Depressed? So are many others this time of year

Published 3:22 pm Wednesday, January 22, 2014

Whether it is the loss of a loved one, financial stress, lack of Vitamin D during the winter months or getting over the holiday season, depression affects a lot of people.

“The weeks from Thanksgiving through February are times typically associated with depression,” said Holli Casey, Clinical Coordinator for the Clanton Mental Illness Division Office of Chilton-Shelby Mental Health. “Depression can affect people of any age.”

Casey said there are many reasons for why individuals tend to be more depressed this time of year including the holidays that are often difficult because it is a time traditionally associated with family and good memories.

“If someone has lost a loved one, not having that person around during the holidays can be difficult,” Casey said. “Holidays are also a stressful time of the year because of finances. People spend too much money to give their children the ‘perfect Christmas’ and then they get depressed because they have to deal with not being able to pay other bills in January.”

Casey also said guilt is associated with not being able to give someone a gift because of lack of finances.

“There has also been some research shown that people can suffer from Seasonal Affective Disorder during the winter months due to a lack of Vitamin D,” Casey said. “This often looks like depression as well.”

Although depression can affect both men and women equally, Casey said women are typically associated with being more depressed.

Depression can affect people of any age but elderly individuals often suffer from depression more due to end-of-life issues.

“Young people can suffer from depression just as easily though,” Casey said.

Signs of depression

Depression can “look” like many things including feelings of sadness each day, feeling “empty,” tearful, a loss of interest or pleasure in all or almost all activities, significant weight loss when not dieting or weight gain, decrease or increase in appetite each day, sleeping all of the time or not being able to sleep, feeling restless, fatigue, loss of energy, feeling worthless or hopeless, guilt, having a hard time concentrating, being indecisive, thoughts of death or harm to oneself.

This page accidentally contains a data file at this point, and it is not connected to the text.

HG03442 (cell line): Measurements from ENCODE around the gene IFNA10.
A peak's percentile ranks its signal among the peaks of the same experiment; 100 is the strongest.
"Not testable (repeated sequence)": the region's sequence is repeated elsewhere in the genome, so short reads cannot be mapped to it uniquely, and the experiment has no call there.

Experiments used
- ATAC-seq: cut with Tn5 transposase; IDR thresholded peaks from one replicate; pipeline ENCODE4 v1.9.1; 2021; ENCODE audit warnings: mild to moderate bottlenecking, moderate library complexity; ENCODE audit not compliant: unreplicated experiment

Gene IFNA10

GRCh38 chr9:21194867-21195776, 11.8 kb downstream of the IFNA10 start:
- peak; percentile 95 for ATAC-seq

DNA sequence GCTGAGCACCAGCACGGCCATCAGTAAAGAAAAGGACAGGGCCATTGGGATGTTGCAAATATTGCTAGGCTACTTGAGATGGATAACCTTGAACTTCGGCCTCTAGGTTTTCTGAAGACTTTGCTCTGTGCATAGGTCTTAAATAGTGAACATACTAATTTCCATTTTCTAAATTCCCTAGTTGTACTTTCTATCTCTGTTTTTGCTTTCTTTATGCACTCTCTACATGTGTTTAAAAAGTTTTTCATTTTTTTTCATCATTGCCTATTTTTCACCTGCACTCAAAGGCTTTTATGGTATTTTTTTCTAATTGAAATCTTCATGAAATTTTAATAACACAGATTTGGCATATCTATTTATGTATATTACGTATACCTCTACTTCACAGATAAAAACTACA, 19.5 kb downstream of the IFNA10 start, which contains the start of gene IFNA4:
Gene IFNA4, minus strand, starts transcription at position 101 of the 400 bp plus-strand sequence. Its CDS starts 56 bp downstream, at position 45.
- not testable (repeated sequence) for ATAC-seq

Generally, Casey said there are two kinds of depression including situational depression and clinical depression.

“Situational depression is a response to something negative that has happened in a person’s life,” Casey said. “Clinical depression involves a chemical imbalance in a person’s body which may cause depression even though there are no situational things going on in a person’s life which would typically lead to depression.”

Local help

Chilton-Shelby Mental Health Center provides therapy services and psychiatric evaluation to help individuals suffering from depression.

“Therapy helps people in identifying the things that are causing depression and helps them discover behavioral or cognitive changes they can make to improve depression,” Casey said. “We also provide evaluation by a psychiatrist to determine if any medication could help lessen depressive symptoms.”

Casey said the best way to get help with depression is to talk to a therapist or your doctor.

“Some primary care physicians will prescribe anti-depressant medications for people,” Casey said. “Women can also talk with their OBGYN if they feel like depression is associated with hormones or pregnancy/postpartum depression.”

Chilton-Shelby Mental Health Clinic has Open Access every Monday-Thursday at 8 a.m. where new clients are seen on a walk-in, first-come, first-served basis and anyone can talk to a therapist that day.

For more information about the Chilton-Shelby Mental Health Clinic, visit or 755-8800.

The Chilton facility is located at 10 Medical Center Drive in Clanton.